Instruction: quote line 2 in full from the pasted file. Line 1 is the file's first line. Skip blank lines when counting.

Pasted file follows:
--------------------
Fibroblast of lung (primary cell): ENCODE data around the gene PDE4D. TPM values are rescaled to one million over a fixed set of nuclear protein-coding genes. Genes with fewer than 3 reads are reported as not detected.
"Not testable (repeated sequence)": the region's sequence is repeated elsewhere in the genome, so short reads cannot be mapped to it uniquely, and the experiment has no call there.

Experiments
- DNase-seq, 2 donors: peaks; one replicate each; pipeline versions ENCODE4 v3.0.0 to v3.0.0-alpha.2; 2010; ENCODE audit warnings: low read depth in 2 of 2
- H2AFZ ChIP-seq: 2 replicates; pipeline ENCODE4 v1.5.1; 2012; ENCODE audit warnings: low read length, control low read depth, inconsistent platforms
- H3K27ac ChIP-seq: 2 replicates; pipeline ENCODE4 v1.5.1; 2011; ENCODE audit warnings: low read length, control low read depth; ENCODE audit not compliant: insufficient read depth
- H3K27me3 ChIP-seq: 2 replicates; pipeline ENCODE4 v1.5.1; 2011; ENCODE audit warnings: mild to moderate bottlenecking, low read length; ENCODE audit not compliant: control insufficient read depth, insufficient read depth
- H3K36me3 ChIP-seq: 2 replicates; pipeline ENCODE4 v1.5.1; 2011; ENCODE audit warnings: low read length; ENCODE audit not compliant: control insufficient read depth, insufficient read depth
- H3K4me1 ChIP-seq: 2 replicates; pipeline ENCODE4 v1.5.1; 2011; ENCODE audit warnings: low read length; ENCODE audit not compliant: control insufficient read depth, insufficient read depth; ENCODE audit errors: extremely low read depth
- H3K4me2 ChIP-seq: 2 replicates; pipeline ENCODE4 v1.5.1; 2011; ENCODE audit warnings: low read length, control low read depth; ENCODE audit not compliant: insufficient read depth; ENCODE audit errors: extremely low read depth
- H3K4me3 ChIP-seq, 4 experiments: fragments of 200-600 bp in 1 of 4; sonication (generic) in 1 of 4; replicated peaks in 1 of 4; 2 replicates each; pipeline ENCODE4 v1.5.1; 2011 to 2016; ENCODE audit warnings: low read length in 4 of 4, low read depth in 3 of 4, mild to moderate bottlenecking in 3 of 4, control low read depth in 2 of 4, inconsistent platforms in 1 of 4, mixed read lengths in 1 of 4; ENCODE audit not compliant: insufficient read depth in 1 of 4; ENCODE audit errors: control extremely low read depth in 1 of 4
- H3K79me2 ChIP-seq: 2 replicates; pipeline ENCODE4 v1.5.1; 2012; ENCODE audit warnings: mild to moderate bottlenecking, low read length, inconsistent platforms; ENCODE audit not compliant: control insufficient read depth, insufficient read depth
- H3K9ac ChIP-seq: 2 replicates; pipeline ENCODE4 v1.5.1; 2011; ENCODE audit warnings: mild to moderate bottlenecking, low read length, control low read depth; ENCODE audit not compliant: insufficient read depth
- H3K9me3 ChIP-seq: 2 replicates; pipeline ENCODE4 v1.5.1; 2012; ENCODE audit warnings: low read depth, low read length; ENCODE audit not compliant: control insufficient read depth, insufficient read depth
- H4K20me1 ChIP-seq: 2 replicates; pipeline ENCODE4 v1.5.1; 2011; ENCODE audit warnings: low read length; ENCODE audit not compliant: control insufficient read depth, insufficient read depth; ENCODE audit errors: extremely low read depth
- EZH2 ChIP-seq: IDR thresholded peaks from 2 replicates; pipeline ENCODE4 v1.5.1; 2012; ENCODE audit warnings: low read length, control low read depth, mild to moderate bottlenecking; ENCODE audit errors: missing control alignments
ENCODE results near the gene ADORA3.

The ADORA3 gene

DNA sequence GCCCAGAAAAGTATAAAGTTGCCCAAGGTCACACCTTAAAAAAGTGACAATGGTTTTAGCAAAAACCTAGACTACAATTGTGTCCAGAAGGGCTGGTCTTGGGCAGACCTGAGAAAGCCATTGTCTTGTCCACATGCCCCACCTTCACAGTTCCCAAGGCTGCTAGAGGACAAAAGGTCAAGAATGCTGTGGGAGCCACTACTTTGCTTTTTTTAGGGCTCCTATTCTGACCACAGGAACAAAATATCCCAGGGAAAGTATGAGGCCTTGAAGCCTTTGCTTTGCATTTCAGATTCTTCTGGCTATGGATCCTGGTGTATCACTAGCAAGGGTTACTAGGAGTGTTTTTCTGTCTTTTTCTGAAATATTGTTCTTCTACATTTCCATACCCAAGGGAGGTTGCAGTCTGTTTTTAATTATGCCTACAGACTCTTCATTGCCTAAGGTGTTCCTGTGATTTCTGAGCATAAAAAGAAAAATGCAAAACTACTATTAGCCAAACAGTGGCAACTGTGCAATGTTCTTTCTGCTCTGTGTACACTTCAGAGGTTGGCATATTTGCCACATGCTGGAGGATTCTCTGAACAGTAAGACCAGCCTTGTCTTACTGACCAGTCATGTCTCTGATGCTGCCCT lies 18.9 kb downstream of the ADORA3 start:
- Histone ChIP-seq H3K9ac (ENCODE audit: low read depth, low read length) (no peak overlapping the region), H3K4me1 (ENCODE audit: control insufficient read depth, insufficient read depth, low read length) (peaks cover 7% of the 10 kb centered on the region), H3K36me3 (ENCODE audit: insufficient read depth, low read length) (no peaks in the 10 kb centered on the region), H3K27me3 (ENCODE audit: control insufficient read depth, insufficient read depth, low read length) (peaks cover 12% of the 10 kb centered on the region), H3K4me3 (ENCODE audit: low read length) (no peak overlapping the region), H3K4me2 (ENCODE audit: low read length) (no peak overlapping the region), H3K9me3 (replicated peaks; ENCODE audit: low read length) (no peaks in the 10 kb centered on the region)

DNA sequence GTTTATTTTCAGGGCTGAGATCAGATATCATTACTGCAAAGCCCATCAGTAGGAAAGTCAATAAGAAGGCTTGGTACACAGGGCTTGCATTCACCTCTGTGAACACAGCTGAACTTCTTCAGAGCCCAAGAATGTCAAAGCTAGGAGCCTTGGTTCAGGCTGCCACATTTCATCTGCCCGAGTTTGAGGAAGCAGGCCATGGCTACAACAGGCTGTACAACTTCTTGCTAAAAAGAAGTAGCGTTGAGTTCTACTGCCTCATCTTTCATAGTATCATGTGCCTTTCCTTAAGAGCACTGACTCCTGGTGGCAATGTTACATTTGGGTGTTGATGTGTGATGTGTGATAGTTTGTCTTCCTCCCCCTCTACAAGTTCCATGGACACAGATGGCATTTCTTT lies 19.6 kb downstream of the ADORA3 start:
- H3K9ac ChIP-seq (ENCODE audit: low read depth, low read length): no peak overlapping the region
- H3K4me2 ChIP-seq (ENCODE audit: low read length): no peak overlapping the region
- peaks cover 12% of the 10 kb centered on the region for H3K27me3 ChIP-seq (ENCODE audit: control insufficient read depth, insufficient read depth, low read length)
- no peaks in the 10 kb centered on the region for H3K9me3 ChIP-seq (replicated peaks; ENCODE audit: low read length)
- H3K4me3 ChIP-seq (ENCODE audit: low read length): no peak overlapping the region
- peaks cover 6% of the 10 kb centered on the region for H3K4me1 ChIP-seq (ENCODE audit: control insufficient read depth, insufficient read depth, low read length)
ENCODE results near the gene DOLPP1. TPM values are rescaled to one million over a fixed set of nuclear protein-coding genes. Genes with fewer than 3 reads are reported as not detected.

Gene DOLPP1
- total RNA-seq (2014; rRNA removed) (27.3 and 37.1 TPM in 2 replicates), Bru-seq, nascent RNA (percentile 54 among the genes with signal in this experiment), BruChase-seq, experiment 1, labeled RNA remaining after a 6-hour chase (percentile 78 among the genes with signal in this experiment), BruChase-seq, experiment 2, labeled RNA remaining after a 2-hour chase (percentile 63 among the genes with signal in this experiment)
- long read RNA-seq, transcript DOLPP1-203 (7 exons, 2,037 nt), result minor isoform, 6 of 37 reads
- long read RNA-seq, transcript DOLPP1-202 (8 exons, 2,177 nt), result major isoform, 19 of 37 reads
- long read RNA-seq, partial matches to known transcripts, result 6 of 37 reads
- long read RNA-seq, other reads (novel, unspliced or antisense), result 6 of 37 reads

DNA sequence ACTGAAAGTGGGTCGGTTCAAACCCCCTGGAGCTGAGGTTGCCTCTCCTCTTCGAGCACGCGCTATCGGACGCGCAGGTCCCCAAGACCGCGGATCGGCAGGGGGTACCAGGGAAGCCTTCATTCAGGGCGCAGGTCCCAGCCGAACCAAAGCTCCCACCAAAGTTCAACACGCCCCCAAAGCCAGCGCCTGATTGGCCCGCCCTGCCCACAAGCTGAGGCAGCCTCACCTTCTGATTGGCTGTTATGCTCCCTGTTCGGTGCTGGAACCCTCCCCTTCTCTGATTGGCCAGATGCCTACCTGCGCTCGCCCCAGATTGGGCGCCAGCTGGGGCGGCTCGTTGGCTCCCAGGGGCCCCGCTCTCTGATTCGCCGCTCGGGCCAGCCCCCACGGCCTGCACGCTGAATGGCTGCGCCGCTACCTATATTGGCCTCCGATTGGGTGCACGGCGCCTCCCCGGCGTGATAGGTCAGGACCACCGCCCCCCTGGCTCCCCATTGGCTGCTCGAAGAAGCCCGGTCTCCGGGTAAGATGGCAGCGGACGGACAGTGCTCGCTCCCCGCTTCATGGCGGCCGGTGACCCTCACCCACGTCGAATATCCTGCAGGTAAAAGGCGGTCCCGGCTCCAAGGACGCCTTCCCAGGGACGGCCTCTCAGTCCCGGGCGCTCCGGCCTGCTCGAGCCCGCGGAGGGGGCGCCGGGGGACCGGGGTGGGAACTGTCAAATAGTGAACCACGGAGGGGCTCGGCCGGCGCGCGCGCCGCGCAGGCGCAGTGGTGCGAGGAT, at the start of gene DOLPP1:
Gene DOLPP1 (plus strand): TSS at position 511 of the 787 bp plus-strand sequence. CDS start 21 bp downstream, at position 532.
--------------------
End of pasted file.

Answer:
"Not testable (repeated sequence)": the region's sequence is repeated elsewhere in the genome, so short reads cannot be mapped to it uniquely, and the experiment has no call there.